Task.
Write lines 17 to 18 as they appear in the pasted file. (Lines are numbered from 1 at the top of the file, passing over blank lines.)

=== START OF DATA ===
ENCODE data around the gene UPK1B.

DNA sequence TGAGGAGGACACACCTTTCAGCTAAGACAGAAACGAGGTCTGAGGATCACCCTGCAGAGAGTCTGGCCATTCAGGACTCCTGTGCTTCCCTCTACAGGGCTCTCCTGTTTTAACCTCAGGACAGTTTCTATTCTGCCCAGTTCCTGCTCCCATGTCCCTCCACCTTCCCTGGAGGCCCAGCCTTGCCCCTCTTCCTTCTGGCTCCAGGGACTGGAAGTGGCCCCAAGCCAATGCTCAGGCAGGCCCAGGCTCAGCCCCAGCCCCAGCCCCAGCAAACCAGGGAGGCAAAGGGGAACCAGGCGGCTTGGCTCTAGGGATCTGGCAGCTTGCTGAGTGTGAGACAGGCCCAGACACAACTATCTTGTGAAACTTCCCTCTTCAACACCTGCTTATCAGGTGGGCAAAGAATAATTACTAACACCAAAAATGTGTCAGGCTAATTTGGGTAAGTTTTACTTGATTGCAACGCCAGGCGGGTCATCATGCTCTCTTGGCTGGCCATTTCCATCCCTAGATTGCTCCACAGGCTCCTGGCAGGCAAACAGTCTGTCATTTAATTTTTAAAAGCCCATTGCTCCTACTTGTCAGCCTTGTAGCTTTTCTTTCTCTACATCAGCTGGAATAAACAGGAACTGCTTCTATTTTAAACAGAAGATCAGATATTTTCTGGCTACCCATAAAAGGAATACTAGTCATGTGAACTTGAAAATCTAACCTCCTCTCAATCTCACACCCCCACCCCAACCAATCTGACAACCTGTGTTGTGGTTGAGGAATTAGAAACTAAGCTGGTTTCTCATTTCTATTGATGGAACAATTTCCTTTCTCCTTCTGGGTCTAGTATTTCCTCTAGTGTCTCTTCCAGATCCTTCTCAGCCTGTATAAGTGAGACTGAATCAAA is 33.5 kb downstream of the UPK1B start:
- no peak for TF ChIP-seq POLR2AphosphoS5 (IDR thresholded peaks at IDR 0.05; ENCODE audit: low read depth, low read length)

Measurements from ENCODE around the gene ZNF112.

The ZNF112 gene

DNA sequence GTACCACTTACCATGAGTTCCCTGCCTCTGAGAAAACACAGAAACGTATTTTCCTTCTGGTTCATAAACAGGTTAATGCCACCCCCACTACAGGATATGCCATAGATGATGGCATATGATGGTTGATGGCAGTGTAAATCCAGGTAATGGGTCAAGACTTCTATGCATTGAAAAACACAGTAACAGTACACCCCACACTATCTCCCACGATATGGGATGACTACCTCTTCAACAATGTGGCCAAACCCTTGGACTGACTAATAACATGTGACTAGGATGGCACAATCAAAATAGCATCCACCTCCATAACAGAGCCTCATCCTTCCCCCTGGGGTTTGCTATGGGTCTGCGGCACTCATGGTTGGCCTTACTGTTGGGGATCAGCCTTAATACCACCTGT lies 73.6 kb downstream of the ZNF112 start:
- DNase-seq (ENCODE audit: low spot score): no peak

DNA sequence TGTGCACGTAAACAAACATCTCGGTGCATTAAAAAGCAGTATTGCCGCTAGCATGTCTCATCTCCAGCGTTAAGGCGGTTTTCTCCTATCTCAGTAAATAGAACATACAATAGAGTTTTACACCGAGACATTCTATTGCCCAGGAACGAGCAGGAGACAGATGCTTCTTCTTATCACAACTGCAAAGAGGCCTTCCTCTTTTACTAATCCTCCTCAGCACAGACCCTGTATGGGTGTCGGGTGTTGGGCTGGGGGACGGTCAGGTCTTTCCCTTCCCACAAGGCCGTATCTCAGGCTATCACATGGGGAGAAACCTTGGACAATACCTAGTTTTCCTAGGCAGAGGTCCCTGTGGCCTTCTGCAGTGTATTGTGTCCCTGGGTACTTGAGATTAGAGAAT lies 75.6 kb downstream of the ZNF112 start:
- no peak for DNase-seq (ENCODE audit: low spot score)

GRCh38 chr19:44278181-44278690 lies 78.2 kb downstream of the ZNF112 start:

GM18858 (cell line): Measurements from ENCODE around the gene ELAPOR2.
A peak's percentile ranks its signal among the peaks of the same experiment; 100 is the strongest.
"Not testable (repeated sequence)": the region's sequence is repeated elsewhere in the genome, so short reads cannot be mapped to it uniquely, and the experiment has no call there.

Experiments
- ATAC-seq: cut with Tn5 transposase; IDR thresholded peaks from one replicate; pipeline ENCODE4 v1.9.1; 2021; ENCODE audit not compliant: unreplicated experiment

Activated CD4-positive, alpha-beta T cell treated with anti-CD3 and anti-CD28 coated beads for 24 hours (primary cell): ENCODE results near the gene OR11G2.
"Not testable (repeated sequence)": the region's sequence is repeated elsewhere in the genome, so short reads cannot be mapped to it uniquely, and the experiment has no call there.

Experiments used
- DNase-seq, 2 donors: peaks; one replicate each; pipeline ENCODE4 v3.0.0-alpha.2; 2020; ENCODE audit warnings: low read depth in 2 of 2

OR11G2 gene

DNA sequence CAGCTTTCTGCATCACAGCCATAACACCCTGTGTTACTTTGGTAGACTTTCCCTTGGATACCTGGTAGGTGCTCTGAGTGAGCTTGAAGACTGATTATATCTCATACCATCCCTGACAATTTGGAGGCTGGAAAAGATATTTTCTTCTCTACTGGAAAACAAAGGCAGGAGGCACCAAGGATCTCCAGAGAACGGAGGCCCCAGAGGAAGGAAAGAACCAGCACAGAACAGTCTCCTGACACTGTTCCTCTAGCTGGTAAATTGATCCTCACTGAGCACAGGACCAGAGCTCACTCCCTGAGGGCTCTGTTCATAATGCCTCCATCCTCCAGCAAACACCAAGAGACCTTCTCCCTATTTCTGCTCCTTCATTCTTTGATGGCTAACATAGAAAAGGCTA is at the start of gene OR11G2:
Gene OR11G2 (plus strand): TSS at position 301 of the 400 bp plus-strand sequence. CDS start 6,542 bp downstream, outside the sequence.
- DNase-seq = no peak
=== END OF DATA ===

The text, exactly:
"Not testable (repeated sequence)": the region's sequence is repeated elsewhere in the genome, so short reads cannot be mapped to it uniquely, and the experiment has no call there.

Experiments used